The notification allegedly sent to Butler is not contained in his complaint nor does it appear in the record. *fn2 Whether it is an order of the State board or merely a letter predicated on the advice of a board attorney is not indicated by Butler's complaint or the briefs. From the briefs filed by the parties it appears that the notification was sent because Butler's late withdrawal was ineffectual and thereby not having timely withdrawn his petitions for State representative he was not eligible to be on the ballot for either State representative or State senator, the two offices being incompatible under the Election Code.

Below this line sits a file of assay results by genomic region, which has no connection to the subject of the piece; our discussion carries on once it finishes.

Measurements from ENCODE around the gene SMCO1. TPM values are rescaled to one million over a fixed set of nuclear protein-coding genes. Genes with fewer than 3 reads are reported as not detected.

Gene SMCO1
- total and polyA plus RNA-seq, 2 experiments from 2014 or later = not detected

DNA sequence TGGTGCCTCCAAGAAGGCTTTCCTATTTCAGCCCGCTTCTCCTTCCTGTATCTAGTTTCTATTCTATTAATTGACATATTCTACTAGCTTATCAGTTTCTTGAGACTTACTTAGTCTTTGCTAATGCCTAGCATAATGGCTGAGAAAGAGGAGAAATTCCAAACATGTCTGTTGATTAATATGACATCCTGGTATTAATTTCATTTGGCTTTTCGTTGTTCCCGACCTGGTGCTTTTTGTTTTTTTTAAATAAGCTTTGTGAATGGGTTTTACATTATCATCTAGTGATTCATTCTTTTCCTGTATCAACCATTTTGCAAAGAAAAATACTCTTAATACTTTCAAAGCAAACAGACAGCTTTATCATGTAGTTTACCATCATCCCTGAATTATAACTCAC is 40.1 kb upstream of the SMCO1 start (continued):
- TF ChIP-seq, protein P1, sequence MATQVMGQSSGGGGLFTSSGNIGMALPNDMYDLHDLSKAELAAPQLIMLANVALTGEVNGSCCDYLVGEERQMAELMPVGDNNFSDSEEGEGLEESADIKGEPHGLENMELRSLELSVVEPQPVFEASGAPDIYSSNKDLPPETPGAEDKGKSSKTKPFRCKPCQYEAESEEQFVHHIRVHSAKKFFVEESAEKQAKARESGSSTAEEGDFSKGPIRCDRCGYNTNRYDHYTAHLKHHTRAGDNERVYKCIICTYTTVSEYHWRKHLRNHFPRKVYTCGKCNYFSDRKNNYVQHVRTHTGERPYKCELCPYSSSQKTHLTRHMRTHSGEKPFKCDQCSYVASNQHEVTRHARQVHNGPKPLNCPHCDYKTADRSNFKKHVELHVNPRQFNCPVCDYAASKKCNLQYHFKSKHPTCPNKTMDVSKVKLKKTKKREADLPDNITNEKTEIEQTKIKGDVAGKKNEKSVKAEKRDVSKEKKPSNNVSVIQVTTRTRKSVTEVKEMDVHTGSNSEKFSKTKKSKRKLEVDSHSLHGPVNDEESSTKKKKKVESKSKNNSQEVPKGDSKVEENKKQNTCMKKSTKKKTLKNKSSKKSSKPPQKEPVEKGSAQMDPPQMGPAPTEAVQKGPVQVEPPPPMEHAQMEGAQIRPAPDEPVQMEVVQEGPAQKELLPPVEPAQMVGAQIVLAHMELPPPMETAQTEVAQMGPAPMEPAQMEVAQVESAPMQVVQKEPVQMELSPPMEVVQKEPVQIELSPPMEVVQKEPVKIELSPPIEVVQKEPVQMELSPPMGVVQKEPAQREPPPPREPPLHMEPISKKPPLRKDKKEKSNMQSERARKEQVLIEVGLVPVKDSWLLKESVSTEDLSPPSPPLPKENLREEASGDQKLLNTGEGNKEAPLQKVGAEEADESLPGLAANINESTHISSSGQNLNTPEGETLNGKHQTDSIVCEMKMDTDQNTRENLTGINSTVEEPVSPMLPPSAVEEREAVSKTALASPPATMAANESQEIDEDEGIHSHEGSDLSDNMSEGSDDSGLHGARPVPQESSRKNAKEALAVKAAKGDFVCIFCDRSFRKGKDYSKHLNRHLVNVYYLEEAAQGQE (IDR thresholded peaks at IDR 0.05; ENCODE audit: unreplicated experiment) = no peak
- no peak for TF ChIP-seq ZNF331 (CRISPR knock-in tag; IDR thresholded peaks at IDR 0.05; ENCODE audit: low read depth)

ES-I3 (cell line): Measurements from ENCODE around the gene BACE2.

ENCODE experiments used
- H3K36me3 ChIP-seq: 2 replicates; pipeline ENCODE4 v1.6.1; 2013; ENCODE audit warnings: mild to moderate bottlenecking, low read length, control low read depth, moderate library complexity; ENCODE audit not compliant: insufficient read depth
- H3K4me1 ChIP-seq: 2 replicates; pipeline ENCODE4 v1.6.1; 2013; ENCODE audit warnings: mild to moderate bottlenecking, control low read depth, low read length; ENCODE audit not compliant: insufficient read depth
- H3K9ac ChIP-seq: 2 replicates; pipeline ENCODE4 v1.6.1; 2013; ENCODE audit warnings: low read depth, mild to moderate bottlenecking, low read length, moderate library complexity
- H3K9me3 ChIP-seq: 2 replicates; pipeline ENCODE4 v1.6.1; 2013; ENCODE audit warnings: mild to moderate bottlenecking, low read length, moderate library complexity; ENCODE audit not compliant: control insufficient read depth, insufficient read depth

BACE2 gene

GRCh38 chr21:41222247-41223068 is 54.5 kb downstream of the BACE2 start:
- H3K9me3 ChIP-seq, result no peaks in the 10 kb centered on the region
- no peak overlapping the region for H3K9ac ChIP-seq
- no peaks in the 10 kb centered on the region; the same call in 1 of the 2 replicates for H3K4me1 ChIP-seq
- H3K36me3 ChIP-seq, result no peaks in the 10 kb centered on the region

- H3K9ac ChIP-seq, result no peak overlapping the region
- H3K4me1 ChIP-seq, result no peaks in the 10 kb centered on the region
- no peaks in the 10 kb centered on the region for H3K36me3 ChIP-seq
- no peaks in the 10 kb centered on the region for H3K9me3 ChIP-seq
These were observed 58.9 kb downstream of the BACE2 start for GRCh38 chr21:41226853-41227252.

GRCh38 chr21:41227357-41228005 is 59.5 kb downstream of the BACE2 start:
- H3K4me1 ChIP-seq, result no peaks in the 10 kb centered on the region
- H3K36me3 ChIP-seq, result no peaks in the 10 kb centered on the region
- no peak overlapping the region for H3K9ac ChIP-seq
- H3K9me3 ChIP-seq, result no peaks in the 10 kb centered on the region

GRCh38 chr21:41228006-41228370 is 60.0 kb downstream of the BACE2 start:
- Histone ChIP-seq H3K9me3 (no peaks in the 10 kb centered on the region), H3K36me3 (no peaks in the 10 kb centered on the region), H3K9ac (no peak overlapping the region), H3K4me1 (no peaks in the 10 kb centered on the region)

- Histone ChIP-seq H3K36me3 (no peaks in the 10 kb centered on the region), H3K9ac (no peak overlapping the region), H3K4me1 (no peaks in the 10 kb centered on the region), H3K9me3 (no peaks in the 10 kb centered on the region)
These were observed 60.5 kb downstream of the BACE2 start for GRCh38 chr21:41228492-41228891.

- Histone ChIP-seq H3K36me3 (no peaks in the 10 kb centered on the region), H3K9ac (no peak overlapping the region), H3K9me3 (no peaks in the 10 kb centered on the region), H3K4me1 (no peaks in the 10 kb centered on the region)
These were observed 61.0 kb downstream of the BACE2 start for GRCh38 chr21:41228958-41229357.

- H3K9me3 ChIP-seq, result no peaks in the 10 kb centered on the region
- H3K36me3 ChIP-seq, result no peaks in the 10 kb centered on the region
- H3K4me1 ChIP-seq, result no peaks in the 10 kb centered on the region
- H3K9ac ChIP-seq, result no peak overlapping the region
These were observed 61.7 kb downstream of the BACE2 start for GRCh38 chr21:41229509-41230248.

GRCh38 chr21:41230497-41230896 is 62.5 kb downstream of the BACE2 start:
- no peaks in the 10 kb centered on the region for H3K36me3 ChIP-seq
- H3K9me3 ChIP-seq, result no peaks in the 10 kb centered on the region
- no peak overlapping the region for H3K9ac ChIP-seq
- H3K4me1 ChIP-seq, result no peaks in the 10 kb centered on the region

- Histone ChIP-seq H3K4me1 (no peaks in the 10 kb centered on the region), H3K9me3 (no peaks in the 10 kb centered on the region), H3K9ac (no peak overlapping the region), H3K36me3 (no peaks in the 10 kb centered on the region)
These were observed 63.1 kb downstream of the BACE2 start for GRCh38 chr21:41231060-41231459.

After the alleged action of the State board taken on December 28, 1987, objections were filed to the petitions of Butler for both State senator and State representative. A Cook County Officers Electoral Board was convened to hear the objections. The electoral board, consisting of Stanley Kusper, County Clerk of Cook County, and a representative of Richard M. Daley, State's Attorney of Cook County, issued two orders on January 13, 1988. One order found that Butler had withdrawn his name as a nominee for State representative and that his name was not to be printed on the Democratic primary election ballot for that office. The other order found that the objections to Butler's petitions for State senator were withdrawn and directed that his name be printed on the March 15, 1988, Democratic primary ballot as a candidate for State senator for the 9th legislative district. The report of proceedings, if any, of the Cook County Officers Electoral Board is not part of the record in this appeal. Nor is there anything in the record indicating whether or not the State board or anyone else sought judicial review of the January 13, 1988, Cook County Officers Electoral Board's orders relating to Butler's nominating petitions or withdrawal of his candidacy as a Democratic nominee for State representative.